OKLAHOMA CITY — A “constitutional carry” gun bill, similar to one vetoed by then-Gov. Mary Fallin last year, went through the House Public Safety Committee on Thursday morning with surprisingly little discussion and no debate.

House Bill 2597, whose 11 authors include Majority Leader Jon Echols, R-Oklahoma City, passed on a 9-2 vote with the only question concerning how the Oklahoma State Bureau of Investigation would make up the $4 million to $6 million a year it stands to lose.

Called “unlicensed carry” by opponents, the bill would effectively remove all training and licensing requirements for most firearms possession. It would not change existing state law on where guns can and cannot be taken or other restrictions such as criminal record.

Sen. Nathan Dahm, R-Broken Arrow, has authored his own version of constitutional carry, Senate Bill 12, but because of more specific language the House bill is said to be more agreeable to the business interests that prevailed on Fallin to veto last year’s bill.

The OSBI says the new law would cost it $4 million to $6 million a year in lost revenue from gun licensing fees.

Rep. Sean Roberts, R-Hominy, who presented the bill Thursday, seemed to dispute that figure and said he didn’t think it would have any fiscal impact on the agency.

Constitutional carry, so called because proponents believe the Second Amendment of the U.S. Constitution does not allow for state or local licensing for the use of firearms, has in the past sparked intense legislative debate.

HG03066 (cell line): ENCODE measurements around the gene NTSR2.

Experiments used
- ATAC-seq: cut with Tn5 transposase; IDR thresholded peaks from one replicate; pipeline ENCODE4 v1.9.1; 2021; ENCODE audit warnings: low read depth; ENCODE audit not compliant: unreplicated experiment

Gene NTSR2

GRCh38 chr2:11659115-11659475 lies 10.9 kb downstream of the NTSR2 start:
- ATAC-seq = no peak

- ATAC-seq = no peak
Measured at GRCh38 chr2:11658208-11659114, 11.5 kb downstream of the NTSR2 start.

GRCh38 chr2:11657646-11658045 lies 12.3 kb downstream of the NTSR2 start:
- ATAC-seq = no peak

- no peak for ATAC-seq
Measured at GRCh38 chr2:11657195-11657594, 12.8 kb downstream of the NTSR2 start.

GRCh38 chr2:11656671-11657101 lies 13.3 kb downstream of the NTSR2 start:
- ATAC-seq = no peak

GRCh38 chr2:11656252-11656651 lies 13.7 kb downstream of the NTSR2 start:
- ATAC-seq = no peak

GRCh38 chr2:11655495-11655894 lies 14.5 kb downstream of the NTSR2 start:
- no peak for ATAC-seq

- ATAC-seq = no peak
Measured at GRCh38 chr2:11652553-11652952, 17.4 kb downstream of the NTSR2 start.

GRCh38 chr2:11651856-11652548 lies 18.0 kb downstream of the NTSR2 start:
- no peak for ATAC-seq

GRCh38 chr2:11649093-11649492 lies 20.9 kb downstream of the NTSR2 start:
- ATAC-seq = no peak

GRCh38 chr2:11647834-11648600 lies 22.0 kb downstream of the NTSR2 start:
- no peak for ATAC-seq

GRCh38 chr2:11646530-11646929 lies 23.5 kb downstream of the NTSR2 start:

Rep. Ben Loring, D-Miami, put the only questions to Roberts on Thursday, though, and those had to do with the fiscal impact on the OSBI. Loring and Rep. Matt Meredith, D-Tahlequah, cast the dissenting votes.

Christine Jackson of the Oklahoma chapter of Moms Demand Action said it is “baffling (that) our lawmakers want to pass legislation that will make our state more dangerous.”

“Law-abiding citizens should have the ability to exercise their constitutional right to carry firearms without government interference,” Roberts said in a news release.

Getting the most attention in the committee was HB 1926, which proposes a self-perpetuating grant program to help install exterior cameras on school buses to help catch motorists who pass stopped buses in violation of state law.

Rep. Dell Kerbs, R-Shawnee, said the idea is to send citations to violators with most of the receipts designated for grants to buy additional cameras.

The measure passed 10-1, despite some concern the violation would go against the driving record of the vehicle owner regardless of whether they were the actual violator.

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Randy Krehbiel



Twitter: @rkrehbiel

Randy has been with the Tulsa World since 1979. He is a native of Hinton, Okla., and graduate of Oklahoma State University. Krehbiel primarily covers government and politics. Phone: 918-581-8365

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